Modern Homesteading Winter Garden: Low Cost, Low Effort, Self-Sustaining

In the distant past people did not have the luxury of going to the grocery store during the winter and buying from a wide variety of fresh produce. The advent of refrigeration and a global delivery system made possible the year round purchase of fresh produce that we now enjoy. This just in time delivery system is one of the Achilles heels of modern living and most people have no backup should this supply disappear.

Fresh produce is more nutritious than canned goods and fresh greens top the list. If our supply system ever becomes unreliable or too expensive many people may have to go without fresh foods for extended durations. Many people raise vegetables during the warmer parts of the year but stop at that. They leave their gardens unused until the following year, wasting a potentially valuable resource.

A winter garden can provide you with many good foods during the colder times of the year and help reduce your food bill and reliance on outside sources for this necessary commodity. One of the advantages of a winter garden is the fact that you do not have to harvest and process the food until you need it. Canning food is an important way to insure a supply of food for your family but in desperate times canning supplies may be difficult to acquire or replace. In this situation you may need a fresh supply of food most of the year and a winter garden helps fill that need.

A winter garden extends the harvest for a few more months when food may be difficult to get. While things such as potatoes or apples may be harvested in the fall and be kept for several months many foods do not keep fresh for that long. A winter garden can supply you with fresh green vegetables throughout the winter and the cold hearty plants will keep fresh in the cold temperatures. It is a way to expand your food supply with the least amount of effort and resources.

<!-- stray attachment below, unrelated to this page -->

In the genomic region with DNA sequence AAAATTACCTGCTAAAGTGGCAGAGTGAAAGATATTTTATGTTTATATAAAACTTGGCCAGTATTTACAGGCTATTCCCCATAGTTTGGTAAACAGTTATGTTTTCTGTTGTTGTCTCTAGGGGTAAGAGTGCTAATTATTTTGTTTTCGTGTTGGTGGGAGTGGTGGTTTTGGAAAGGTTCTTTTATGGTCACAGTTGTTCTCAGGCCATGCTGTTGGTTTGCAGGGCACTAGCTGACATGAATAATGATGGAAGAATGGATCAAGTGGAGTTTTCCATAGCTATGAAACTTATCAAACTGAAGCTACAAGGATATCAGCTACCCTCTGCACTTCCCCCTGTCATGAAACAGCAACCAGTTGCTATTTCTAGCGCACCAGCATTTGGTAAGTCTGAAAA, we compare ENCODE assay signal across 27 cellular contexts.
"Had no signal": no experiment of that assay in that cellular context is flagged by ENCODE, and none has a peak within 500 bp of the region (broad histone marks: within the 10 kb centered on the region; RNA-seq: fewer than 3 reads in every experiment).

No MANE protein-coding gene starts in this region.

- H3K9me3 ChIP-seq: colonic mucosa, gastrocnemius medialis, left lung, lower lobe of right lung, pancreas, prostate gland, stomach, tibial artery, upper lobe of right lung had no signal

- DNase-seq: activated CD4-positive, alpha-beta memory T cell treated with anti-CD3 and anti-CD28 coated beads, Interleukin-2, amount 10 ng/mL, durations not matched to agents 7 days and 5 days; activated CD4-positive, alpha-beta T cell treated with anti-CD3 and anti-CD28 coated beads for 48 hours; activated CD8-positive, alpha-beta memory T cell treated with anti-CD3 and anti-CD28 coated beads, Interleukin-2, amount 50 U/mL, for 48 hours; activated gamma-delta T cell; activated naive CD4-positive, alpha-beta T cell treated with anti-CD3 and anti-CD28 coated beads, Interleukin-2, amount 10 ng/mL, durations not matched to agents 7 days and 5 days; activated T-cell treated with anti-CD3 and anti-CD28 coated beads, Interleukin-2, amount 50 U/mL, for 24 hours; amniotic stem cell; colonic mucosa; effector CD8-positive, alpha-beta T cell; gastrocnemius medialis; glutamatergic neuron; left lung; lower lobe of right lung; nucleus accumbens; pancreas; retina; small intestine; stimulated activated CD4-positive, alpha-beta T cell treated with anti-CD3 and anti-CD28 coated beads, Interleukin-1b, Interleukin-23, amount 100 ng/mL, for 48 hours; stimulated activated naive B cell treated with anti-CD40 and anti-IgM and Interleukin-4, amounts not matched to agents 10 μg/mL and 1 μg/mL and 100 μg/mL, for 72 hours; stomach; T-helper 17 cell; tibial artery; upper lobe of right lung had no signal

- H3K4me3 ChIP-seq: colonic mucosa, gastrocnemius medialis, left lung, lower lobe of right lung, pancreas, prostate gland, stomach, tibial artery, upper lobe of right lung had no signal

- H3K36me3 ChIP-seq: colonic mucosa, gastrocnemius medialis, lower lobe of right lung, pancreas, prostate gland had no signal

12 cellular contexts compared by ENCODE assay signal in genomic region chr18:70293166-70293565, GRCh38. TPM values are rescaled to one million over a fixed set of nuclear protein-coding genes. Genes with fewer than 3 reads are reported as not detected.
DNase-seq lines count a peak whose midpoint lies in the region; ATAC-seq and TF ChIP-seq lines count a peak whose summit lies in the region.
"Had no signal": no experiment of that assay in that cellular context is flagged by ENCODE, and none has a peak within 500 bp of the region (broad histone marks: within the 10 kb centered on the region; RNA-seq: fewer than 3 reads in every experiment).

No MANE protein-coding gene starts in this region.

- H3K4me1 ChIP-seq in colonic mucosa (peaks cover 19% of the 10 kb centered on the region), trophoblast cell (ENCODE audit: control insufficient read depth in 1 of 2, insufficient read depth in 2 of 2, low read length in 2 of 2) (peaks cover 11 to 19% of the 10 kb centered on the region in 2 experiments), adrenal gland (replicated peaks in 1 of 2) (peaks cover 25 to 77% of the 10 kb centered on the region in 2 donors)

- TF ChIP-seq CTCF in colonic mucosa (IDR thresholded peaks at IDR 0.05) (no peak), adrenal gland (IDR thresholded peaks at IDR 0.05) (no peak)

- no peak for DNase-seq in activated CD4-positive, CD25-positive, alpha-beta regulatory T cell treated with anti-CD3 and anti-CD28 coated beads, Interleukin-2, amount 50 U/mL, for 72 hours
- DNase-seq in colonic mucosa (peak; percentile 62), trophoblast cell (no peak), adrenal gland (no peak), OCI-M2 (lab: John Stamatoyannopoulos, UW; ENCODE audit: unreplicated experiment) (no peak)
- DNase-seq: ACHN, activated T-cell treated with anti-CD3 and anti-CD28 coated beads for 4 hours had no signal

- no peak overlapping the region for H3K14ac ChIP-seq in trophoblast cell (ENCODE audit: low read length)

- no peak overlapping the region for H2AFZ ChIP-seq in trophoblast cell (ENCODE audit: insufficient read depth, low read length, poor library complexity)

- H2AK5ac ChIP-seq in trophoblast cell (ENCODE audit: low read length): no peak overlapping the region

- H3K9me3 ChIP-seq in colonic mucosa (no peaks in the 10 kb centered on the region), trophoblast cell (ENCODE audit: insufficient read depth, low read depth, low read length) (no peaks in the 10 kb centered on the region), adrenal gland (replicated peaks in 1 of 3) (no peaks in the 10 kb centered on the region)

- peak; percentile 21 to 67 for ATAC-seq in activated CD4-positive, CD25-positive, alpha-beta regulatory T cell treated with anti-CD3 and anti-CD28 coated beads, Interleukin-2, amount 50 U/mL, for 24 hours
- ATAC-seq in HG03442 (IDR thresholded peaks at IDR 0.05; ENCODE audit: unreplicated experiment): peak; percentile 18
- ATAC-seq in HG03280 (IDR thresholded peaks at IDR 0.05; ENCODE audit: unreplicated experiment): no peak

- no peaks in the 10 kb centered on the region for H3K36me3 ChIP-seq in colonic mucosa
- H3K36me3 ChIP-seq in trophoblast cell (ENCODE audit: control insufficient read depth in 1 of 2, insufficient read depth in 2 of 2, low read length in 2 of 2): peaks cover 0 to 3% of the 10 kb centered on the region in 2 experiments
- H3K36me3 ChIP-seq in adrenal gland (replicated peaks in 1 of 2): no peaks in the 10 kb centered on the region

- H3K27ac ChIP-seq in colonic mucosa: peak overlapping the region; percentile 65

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Some plants you might want to consider are-

Turnips and turnip greens
Mustard greens
Brussel sprouts
Winter wheat
Long keeper tomatoes
Butternut squash

A lot of preppers have this idea that when a disaster strikes, they’ll just bug out to a rural area. They think they’ll be safe in an area with so few people. But the thing is, unless you’re deep in a national park, you’re going to end up on someone’s property, and eventually a local will spot you and want to know what the hell you’re doing there.

WATCH THIS VIDEO that reveals 3 of the most important skills to overcome any disaster.

Some vegetables work better than others depending on your winter temperatures. Once you determine what will grow best in your latitude you can plan a winter garden to suit your needs. If you have some livestock this is also a good way to increase winter food for them as well.

July is a good time to acquire your seeds if you have not done so already. In many places it will be necessary to start your plants by the end of July to insure good growth before the first frost is upon you. As you harvest your garden in the late summer you should be preparing your beds for your winter garden. As space becomes available you can begin planting your winter vegetables. Some crops such as long keeper tomatoes and butternut squash will have to be harvested before the first frost but offer you a good storage vegetable for winter use. Long keeper tomatoes are harvested before frost and kept in a cool dark place while they slowly ripen over the next few months to provide a fresh tomato for home use during the colder months.

A good addition to your winter garden if space is available is winter wheat. Even a small plot about 20’ x 60’ will yield about a bushel of wheat in the spring and provide you with over 50 lbs of flour for bread making during the year. By utilizing your garden space the whole year you can greatly increase the amount of food you produce for your family and reduce the chances of a crop failure leaving you without sufficient food for the winter.

If you want to get your feet wet with a winter garden why not plant a few cabbage plants, some Brussel sprouts and a row of turnips this fall to learn what works best for you. Starting small and working up from there will eventually reward you with fresh foods throughout the year at a great savings and provide you with a food supply that you have control over regardless of the economic conditions or supply situation.

Are you ready to turn back the clocks to the 1800’s for up to three years? Our grandfathers and great-grandfathers were the last generation to practice the basic things that we call survival skills now… WATCH THIS VIDEO and you will find many interesting things!  Click on the image bellow and learn more about Survival things that we lost to history.

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